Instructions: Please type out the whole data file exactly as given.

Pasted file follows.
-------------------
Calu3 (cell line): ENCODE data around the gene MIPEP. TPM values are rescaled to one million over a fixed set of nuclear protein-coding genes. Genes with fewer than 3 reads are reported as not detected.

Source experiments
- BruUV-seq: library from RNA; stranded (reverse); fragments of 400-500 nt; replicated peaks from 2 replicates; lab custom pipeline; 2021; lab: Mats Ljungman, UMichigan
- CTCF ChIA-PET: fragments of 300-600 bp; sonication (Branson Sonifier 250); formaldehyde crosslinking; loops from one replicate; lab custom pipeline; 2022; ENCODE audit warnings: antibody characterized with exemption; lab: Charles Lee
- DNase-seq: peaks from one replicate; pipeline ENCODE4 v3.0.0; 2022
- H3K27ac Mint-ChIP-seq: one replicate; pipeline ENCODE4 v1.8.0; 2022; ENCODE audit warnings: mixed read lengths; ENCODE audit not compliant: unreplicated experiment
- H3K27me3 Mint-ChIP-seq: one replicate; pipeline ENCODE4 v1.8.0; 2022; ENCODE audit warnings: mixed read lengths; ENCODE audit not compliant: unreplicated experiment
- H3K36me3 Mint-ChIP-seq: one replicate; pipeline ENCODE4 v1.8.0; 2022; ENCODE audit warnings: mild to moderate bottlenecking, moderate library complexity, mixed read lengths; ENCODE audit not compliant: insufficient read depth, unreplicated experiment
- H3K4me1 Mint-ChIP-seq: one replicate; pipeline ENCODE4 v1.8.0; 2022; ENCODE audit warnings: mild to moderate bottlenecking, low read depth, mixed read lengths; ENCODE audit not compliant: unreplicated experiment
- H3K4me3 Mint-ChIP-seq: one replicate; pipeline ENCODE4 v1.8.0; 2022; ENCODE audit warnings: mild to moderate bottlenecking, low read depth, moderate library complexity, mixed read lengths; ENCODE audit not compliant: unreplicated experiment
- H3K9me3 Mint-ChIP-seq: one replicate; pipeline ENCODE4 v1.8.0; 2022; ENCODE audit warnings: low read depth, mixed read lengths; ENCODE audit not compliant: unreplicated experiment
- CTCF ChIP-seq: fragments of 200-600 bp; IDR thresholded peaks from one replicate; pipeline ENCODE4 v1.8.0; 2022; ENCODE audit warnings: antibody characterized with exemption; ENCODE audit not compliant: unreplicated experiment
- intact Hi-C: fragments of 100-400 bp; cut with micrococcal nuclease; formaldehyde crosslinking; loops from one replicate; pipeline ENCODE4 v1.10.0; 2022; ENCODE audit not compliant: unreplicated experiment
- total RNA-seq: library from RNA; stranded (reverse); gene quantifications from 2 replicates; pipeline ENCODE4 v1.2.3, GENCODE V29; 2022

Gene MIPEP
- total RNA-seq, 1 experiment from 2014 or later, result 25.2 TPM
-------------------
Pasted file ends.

Calu3 (cell line): ENCODE data around the gene MIPEP. TPM values are rescaled to one million over a fixed set of nuclear protein-coding genes. Genes with fewer than 3 reads are reported as not detected.

Source experiments
- BruUV-seq: library from RNA; stranded (reverse); fragments of 400-500 nt; replicated peaks from 2 replicates; lab custom pipeline; 2021; lab: Mats Ljungman, UMichigan
- CTCF ChIA-PET: fragments of 300-600 bp; sonication (Branson Sonifier 250); formaldehyde crosslinking; loops from one replicate; lab custom pipeline; 2022; ENCODE audit warnings: antibody characterized with exemption; lab: Charles Lee
- DNase-seq: peaks from one replicate; pipeline ENCODE4 v3.0.0; 2022
- H3K27ac Mint-ChIP-seq: one replicate; pipeline ENCODE4 v1.8.0; 2022; ENCODE audit warnings: mixed read lengths; ENCODE audit not compliant: unreplicated experiment
- H3K27me3 Mint-ChIP-seq: one replicate; pipeline ENCODE4 v1.8.0; 2022; ENCODE audit warnings: mixed read lengths; ENCODE audit not compliant: unreplicated experiment
- H3K36me3 Mint-ChIP-seq: one replicate; pipeline ENCODE4 v1.8.0; 2022; ENCODE audit warnings: mild to moderate bottlenecking, moderate library complexity, mixed read lengths; ENCODE audit not compliant: insufficient read depth, unreplicated experiment
- H3K4me1 Mint-ChIP-seq: one replicate; pipeline ENCODE4 v1.8.0; 2022; ENCODE audit warnings: mild to moderate bottlenecking, low read depth, mixed read lengths; ENCODE audit not compliant: unreplicated experiment
- H3K4me3 Mint-ChIP-seq: one replicate; pipeline ENCODE4 v1.8.0; 2022; ENCODE audit warnings: mild to moderate bottlenecking, low read depth, moderate library complexity, mixed read lengths; ENCODE audit not compliant: unreplicated experiment
- H3K9me3 Mint-ChIP-seq: one replicate; pipeline ENCODE4 v1.8.0; 2022; ENCODE audit warnings: low read depth, mixed read lengths; ENCODE audit not compliant: unreplicated experiment
- CTCF ChIP-seq: fragments of 200-600 bp; IDR thresholded peaks from one replicate; pipeline ENCODE4 v1.8.0; 2022; ENCODE audit warnings: antibody characterized with exemption; ENCODE audit not compliant: unreplicated experiment
- intact Hi-C: fragments of 100-400 bp; cut with micrococcal nuclease; formaldehyde crosslinking; loops from one replicate; pipeline ENCODE4 v1.10.0; 2022; ENCODE audit not compliant: unreplicated experiment
- total RNA-seq: library from RNA; stranded (reverse); gene quantifications from 2 replicates; pipeline ENCODE4 v1.2.3, GENCODE V29; 2022

Gene MIPEP
- total RNA-seq, 1 experiment from 2014 or later, result 25.2 TPM